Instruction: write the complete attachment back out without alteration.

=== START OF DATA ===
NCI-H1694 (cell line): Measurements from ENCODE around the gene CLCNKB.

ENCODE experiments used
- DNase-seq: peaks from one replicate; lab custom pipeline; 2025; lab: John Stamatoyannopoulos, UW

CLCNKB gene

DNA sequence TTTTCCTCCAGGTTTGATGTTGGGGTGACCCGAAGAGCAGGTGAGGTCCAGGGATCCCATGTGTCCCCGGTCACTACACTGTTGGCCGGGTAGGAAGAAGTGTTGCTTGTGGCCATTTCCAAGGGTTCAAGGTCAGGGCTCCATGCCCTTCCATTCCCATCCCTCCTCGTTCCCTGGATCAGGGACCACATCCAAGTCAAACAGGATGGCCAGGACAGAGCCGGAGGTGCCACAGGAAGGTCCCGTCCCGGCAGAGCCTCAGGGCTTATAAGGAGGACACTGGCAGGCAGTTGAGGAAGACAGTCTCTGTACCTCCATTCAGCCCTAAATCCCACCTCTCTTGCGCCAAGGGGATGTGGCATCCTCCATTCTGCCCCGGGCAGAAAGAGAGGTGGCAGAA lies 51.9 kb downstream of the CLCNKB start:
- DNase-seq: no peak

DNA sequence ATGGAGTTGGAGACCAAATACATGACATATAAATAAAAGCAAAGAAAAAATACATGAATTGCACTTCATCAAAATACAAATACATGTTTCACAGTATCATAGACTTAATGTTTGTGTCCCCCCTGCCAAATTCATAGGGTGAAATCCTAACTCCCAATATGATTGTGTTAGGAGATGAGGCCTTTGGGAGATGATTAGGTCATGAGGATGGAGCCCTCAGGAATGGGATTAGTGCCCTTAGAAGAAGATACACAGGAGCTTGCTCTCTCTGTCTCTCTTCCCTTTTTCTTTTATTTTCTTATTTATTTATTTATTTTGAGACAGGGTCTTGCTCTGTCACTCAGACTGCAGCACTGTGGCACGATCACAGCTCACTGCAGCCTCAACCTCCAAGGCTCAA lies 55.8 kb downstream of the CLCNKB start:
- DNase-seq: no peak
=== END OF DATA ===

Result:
NCI-H1694 (cell line): Measurements from ENCODE around the gene CLCNKB.

ENCODE experiments used
- DNase-seq: peaks from one replicate; lab custom pipeline; 2025; lab: John Stamatoyannopoulos, UW

CLCNKB gene

DNA sequence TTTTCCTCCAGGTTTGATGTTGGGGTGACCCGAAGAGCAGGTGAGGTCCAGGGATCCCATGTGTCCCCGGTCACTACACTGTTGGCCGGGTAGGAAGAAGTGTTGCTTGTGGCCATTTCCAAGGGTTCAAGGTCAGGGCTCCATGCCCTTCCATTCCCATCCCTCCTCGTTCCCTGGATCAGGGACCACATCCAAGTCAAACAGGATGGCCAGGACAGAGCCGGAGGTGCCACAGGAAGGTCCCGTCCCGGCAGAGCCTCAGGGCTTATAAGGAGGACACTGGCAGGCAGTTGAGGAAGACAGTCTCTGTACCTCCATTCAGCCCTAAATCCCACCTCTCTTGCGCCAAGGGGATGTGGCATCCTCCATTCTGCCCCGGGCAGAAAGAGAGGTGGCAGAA lies 51.9 kb downstream of the CLCNKB start:
- DNase-seq: no peak

DNA sequence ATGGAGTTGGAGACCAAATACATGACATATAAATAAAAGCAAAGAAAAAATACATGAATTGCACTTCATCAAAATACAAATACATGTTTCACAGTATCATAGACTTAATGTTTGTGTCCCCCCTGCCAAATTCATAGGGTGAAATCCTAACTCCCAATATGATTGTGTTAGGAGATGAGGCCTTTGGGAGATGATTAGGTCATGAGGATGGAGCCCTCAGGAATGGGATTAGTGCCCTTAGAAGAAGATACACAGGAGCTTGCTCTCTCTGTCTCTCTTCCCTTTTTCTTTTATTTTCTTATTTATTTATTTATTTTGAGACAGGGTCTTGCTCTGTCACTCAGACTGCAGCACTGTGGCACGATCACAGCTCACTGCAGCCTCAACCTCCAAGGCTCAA lies 55.8 kb downstream of the CLCNKB start:
- DNase-seq: no peak